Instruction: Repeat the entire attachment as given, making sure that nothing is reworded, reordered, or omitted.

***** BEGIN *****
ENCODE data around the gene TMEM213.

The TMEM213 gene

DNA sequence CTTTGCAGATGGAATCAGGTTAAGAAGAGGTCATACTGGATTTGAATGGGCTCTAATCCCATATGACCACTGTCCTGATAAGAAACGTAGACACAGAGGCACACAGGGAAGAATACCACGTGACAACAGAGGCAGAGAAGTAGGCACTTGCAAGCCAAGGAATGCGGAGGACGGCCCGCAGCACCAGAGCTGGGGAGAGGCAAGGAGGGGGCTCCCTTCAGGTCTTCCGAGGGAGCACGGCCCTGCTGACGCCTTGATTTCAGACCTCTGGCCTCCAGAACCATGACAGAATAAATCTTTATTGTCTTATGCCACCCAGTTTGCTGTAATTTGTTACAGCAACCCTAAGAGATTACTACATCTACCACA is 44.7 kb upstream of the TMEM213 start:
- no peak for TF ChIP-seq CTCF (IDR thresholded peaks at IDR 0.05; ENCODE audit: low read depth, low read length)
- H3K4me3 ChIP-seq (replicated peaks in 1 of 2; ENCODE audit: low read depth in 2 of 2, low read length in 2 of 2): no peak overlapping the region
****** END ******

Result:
ENCODE data around the gene TMEM213.

The TMEM213 gene

DNA sequence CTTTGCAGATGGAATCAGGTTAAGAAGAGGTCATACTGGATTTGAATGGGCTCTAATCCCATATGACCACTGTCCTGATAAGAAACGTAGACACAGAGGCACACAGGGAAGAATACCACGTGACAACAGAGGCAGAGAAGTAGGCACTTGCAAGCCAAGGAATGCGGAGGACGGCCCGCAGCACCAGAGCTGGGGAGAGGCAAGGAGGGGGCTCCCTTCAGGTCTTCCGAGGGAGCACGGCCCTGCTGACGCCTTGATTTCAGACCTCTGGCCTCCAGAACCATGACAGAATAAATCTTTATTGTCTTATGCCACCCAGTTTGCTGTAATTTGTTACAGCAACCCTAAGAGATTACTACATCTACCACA is 44.7 kb upstream of the TMEM213 start:
- no peak for TF ChIP-seq CTCF (IDR thresholded peaks at IDR 0.05; ENCODE audit: low read depth, low read length)
- H3K4me3 ChIP-seq (replicated peaks in 1 of 2; ENCODE audit: low read depth in 2 of 2, low read length in 2 of 2): no peak overlapping the region